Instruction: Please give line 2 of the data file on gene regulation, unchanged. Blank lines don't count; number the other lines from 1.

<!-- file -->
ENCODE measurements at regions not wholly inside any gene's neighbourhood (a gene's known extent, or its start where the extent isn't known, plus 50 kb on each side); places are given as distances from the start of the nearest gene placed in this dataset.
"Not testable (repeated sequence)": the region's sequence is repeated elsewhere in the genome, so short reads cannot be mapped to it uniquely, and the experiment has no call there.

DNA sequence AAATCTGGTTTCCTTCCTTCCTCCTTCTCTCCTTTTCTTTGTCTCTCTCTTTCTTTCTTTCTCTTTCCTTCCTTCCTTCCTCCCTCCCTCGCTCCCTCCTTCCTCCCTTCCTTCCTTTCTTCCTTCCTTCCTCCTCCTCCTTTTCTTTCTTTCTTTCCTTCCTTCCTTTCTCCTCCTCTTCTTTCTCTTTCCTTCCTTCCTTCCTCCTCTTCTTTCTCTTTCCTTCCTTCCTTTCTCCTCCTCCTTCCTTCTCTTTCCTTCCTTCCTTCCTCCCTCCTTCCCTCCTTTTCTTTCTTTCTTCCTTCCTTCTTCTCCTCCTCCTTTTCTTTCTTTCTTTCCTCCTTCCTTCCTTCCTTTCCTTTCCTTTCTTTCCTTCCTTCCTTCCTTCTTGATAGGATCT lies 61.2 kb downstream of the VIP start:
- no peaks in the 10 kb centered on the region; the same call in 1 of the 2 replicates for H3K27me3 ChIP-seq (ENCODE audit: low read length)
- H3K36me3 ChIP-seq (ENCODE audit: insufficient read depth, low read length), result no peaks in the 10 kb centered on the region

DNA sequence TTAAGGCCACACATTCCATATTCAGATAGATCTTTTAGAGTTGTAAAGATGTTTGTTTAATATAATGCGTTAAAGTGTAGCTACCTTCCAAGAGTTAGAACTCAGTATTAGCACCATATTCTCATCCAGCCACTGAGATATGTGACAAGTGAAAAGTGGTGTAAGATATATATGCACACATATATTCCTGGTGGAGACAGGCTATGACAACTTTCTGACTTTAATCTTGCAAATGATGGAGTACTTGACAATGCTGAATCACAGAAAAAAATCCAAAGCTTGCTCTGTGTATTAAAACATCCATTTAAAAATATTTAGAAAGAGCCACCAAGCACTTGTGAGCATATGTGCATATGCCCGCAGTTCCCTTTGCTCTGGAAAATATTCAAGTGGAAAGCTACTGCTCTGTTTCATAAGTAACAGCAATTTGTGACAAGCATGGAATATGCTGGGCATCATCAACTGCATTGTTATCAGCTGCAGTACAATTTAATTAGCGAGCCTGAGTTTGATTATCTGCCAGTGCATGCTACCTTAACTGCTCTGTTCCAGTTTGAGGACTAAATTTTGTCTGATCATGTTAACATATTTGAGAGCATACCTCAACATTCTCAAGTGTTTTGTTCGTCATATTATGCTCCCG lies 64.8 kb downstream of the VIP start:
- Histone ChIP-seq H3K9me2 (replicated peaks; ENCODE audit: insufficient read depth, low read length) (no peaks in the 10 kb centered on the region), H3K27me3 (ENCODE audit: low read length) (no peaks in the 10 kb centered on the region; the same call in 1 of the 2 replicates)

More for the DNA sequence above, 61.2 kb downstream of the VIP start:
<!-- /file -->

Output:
"Not testable (repeated sequence)": the region's sequence is repeated elsewhere in the genome, so short reads cannot be mapped to it uniquely, and the experiment has no call there.